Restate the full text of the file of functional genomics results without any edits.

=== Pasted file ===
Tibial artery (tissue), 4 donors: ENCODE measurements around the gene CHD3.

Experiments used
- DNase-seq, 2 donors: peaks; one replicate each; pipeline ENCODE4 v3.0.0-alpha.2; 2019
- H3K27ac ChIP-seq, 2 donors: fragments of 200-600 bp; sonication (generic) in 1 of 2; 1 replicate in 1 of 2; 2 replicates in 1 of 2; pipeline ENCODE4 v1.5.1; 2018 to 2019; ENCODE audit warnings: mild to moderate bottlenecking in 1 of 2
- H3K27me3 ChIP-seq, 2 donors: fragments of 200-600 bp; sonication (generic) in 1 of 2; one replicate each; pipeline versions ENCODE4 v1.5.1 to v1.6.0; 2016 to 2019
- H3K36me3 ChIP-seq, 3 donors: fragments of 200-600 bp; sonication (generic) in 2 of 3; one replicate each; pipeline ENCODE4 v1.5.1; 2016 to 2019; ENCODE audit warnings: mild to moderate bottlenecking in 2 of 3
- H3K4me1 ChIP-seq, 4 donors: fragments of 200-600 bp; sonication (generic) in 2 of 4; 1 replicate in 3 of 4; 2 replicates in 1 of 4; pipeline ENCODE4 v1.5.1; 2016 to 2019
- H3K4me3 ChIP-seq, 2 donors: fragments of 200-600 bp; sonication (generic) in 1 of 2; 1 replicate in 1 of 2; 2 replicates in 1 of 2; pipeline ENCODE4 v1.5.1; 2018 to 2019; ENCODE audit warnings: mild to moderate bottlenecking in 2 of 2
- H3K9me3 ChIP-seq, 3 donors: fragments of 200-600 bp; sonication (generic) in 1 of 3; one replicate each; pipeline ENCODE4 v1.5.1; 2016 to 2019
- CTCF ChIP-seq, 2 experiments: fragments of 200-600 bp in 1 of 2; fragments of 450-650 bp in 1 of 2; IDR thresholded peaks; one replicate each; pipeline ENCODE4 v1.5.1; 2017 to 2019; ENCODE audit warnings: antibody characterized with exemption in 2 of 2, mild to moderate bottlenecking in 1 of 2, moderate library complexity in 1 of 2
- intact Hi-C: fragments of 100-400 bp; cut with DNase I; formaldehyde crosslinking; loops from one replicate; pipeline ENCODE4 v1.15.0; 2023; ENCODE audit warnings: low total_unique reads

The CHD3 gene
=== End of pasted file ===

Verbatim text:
Tibial artery (tissue), 4 donors: ENCODE measurements around the gene CHD3.

Experiments used
- DNase-seq, 2 donors: peaks; one replicate each; pipeline ENCODE4 v3.0.0-alpha.2; 2019
- H3K27ac ChIP-seq, 2 donors: fragments of 200-600 bp; sonication (generic) in 1 of 2; 1 replicate in 1 of 2; 2 replicates in 1 of 2; pipeline ENCODE4 v1.5.1; 2018 to 2019; ENCODE audit warnings: mild to moderate bottlenecking in 1 of 2
- H3K27me3 ChIP-seq, 2 donors: fragments of 200-600 bp; sonication (generic) in 1 of 2; one replicate each; pipeline versions ENCODE4 v1.5.1 to v1.6.0; 2016 to 2019
- H3K36me3 ChIP-seq, 3 donors: fragments of 200-600 bp; sonication (generic) in 2 of 3; one replicate each; pipeline ENCODE4 v1.5.1; 2016 to 2019; ENCODE audit warnings: mild to moderate bottlenecking in 2 of 3
- H3K4me1 ChIP-seq, 4 donors: fragments of 200-600 bp; sonication (generic) in 2 of 4; 1 replicate in 3 of 4; 2 replicates in 1 of 4; pipeline ENCODE4 v1.5.1; 2016 to 2019
- H3K4me3 ChIP-seq, 2 donors: fragments of 200-600 bp; sonication (generic) in 1 of 2; 1 replicate in 1 of 2; 2 replicates in 1 of 2; pipeline ENCODE4 v1.5.1; 2018 to 2019; ENCODE audit warnings: mild to moderate bottlenecking in 2 of 2
- H3K9me3 ChIP-seq, 3 donors: fragments of 200-600 bp; sonication (generic) in 1 of 3; one replicate each; pipeline ENCODE4 v1.5.1; 2016 to 2019
- CTCF ChIP-seq, 2 experiments: fragments of 200-600 bp in 1 of 2; fragments of 450-650 bp in 1 of 2; IDR thresholded peaks; one replicate each; pipeline ENCODE4 v1.5.1; 2017 to 2019; ENCODE audit warnings: antibody characterized with exemption in 2 of 2, mild to moderate bottlenecking in 1 of 2, moderate library complexity in 1 of 2
- intact Hi-C: fragments of 100-400 bp; cut with DNase I; formaldehyde crosslinking; loops from one replicate; pipeline ENCODE4 v1.15.0; 2023; ENCODE audit warnings: low total_unique reads

The CHD3 gene